The Emotional Side Of The Lost Shtetl

I’ve already mentioned, but I’ll say it again. After having finished the book, I wasn’t sure if I’d be able to sleep – I was just too angry still at everything that went down, on behalf of the characters. So I have to warn you, it’s not an easy read. The first half of the book is quite fun and easy-going – but then you get attached to the characters and their fates, and things go south… And, well, you’re just upset.

You’re going to probably be upset at this book. But that doesn’t mean you shouldn’t read it. All the more you should – to know about these situations, that they happen and that they suck. Just be prepared for the feels.
Be prepared for the #feels, when reading The Lost Shtetl – you will seethe on behalf of the characters, and you will grieve for them – but it will carry a lot of meaning too. Click To Tweet

Have You Ever Wondered About The Societal Aspect Of Isolation?

The story also explores a lot of societal developments I would have never thought about previously, because these things are just larger than our private lives. For example, what would happen to a town’s economy if it was suddenly flooded with new money that’s worth much less, but the numbers look bigger, cause the newcomers pay more – and the locals don’t know anything about inflation? All these are things I would have never thought about, and yet it’s so interesting to explore.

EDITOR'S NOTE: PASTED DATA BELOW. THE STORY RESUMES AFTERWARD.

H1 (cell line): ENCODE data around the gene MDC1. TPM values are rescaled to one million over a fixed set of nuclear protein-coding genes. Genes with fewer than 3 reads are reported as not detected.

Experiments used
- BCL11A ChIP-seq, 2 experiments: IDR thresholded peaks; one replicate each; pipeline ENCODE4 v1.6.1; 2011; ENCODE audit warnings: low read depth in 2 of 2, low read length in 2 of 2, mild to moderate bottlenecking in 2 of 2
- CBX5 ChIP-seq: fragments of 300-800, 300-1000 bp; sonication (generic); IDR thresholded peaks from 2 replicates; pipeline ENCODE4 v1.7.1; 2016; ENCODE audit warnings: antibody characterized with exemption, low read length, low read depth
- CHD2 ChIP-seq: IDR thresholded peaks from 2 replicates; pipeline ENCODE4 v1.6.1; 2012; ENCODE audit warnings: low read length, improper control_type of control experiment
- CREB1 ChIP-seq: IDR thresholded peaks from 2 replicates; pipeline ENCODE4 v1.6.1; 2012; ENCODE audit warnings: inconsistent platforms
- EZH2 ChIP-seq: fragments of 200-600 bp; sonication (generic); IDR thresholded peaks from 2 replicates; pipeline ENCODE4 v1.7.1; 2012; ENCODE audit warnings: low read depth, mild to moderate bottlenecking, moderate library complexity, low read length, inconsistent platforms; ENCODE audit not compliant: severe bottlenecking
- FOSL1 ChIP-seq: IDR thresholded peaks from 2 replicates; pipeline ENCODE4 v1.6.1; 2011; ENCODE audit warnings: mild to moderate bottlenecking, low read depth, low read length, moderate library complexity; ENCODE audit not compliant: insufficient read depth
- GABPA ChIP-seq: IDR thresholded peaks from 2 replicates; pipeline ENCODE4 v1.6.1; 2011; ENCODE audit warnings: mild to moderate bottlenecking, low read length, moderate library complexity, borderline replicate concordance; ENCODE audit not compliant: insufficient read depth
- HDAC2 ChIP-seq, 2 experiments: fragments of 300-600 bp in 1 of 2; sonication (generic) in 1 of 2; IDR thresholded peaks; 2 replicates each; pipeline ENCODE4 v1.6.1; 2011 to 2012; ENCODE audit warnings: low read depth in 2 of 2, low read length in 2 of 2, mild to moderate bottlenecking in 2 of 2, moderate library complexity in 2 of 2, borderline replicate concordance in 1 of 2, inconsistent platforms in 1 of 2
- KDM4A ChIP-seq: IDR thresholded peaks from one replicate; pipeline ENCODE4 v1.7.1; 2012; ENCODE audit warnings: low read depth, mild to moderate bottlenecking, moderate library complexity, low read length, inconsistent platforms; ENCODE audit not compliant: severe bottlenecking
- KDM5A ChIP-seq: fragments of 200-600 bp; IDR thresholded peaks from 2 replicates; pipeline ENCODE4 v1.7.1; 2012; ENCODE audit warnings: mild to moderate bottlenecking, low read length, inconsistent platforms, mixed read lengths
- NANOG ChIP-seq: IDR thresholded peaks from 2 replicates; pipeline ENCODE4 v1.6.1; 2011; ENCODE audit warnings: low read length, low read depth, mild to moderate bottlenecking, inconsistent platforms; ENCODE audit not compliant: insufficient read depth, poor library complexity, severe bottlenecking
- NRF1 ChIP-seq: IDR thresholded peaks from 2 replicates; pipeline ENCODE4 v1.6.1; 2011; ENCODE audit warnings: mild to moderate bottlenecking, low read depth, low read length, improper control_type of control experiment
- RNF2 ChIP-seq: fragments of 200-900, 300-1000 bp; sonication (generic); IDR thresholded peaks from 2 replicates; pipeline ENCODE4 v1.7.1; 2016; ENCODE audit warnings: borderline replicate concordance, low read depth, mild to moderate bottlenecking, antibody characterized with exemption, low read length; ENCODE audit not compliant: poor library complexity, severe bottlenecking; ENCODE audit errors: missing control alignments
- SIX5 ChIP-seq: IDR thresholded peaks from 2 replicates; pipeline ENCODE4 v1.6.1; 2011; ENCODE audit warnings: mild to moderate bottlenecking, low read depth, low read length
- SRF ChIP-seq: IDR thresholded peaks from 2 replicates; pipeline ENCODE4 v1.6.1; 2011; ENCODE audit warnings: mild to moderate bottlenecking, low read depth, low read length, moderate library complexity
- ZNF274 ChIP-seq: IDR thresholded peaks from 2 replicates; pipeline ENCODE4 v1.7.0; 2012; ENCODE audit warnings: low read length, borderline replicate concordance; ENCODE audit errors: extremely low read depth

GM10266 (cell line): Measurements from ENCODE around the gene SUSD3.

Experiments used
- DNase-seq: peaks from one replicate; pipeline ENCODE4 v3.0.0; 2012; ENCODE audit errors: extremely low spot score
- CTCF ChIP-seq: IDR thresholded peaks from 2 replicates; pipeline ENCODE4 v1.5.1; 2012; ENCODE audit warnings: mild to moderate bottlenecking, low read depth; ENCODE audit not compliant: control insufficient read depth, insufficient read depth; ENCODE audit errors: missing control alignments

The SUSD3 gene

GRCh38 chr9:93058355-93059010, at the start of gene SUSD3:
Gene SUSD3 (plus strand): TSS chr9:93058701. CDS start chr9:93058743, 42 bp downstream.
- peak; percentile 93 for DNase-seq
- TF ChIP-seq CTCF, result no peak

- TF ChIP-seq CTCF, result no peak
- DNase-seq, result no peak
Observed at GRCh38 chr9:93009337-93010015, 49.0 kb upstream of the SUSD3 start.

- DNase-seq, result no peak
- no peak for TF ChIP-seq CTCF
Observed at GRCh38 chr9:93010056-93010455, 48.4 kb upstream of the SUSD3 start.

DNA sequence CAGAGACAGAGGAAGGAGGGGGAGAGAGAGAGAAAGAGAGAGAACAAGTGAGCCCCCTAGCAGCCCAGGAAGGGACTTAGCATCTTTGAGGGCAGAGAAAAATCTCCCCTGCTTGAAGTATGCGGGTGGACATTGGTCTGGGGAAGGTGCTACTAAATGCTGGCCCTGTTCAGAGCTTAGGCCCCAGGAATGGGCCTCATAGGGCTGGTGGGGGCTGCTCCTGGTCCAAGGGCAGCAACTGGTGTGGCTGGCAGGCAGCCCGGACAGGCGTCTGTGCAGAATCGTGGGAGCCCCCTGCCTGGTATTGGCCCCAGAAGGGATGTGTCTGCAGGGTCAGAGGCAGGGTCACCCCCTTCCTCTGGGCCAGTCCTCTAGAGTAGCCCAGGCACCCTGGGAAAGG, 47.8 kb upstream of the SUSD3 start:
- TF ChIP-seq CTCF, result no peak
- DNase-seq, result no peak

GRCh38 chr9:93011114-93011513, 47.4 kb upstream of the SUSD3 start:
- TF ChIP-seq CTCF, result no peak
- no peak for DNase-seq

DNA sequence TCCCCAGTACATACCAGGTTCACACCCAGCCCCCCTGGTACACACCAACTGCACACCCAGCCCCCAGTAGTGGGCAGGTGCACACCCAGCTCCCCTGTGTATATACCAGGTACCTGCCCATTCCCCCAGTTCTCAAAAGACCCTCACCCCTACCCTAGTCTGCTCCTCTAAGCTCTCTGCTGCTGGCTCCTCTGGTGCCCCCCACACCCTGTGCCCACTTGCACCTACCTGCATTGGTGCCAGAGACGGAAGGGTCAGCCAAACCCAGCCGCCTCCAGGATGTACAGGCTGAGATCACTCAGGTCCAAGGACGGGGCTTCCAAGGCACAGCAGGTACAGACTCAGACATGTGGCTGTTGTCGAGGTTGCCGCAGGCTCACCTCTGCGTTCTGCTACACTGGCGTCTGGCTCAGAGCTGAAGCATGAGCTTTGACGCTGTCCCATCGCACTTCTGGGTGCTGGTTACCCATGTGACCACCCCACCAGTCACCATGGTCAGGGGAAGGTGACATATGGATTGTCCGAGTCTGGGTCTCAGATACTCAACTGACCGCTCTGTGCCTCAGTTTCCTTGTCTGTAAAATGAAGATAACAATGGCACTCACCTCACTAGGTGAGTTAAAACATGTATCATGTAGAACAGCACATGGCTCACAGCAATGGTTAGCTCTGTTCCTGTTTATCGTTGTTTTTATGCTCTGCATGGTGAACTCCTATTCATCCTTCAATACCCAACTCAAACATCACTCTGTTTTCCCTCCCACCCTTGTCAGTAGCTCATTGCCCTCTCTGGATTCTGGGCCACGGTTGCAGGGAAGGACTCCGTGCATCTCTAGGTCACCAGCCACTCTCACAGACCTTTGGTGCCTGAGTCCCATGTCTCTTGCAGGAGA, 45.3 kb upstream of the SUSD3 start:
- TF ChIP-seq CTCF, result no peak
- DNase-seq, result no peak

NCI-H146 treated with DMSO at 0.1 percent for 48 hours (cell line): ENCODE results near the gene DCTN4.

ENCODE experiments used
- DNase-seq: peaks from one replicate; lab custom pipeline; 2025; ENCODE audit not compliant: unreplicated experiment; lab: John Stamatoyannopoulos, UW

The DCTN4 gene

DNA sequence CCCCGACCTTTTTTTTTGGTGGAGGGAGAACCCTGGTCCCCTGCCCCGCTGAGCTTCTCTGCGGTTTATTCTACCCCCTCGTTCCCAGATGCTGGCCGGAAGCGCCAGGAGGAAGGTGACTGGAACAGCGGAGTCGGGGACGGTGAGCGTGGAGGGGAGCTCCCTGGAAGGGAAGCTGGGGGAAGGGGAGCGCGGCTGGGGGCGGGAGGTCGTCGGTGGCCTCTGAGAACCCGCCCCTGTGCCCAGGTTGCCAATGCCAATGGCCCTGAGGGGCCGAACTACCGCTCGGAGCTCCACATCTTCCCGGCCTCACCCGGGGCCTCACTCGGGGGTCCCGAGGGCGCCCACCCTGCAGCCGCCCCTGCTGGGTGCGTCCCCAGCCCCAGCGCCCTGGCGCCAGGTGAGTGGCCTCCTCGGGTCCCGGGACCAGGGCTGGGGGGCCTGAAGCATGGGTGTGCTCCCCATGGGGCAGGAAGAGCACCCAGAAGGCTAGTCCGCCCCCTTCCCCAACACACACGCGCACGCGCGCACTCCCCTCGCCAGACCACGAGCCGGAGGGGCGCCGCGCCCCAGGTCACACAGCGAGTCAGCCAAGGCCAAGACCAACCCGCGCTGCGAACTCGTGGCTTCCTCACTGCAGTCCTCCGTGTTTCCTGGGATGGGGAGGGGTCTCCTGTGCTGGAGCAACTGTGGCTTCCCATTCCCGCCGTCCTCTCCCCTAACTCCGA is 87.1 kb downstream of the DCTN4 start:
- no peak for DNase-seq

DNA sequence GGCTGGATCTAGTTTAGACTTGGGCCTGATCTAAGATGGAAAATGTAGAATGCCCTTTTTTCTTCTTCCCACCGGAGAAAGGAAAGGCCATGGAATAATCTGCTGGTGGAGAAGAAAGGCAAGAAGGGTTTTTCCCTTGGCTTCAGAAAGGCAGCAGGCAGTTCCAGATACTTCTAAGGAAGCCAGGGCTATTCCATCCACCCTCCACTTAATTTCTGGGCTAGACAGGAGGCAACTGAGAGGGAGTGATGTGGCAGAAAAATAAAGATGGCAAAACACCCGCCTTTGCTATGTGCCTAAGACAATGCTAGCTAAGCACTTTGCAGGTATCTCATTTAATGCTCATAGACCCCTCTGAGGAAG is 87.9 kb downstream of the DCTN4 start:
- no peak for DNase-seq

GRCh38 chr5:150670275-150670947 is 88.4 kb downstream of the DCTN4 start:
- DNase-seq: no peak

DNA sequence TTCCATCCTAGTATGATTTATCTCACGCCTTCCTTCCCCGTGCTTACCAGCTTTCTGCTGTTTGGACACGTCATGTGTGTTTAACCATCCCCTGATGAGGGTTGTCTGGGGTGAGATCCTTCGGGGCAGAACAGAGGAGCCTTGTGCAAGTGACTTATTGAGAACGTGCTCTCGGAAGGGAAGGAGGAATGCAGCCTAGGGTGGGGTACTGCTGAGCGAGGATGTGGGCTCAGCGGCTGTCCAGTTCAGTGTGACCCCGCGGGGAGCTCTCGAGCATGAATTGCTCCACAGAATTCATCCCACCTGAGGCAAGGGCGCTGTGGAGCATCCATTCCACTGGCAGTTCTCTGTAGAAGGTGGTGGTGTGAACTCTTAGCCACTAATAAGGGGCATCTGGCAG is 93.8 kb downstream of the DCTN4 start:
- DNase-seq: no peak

Another thing is how some of the locals face the historical disasters emotionally, when told about them – because their town luckily didn’t get hit by them. The few touchpoints the town had with WWII survivors were touching to the core and I loved how it was all written (I wouldn’t want to say more for fear of spoilers.)

What happens to a society when it's been accidentally forgotten and isolated for 100 years? Explore that in The Lost Shtetl: Click To Tweet


There is just too much to sum up when talking about this book – it covers a lot. From the traditions and simple life the isolated villagers were living, to the way modern life affects them – economically, emotionally, culturally and otherwise – it was all very interesting. But apart from that, there’s the emotional and moral side of the pitfalls of history, on cultures intersecting, or rather, colliding – and on whole societies dealing with prejudice, war and calamity.

Because of all this, I thought The Lost Shtetl was a spectacular book. I can certainly recommend it, and it will remain one of the most unique books I’ve read this year. Definitely worth a read!
The Lost Shtetl is a spectacular and unique book that incorporates the otherworldy collision of two generations an age apart, as well as the daily struggle of being Jewish in non-Jewish societies: Click To Tweet

I thank the publisher for giving me a free copy of the ebook in exchange to my honest review. This has not affected my opinion.

Have you read any books with a premise like this, where the characters jump in time without actually jumping in time?

The Lost Shtetl by Max Gross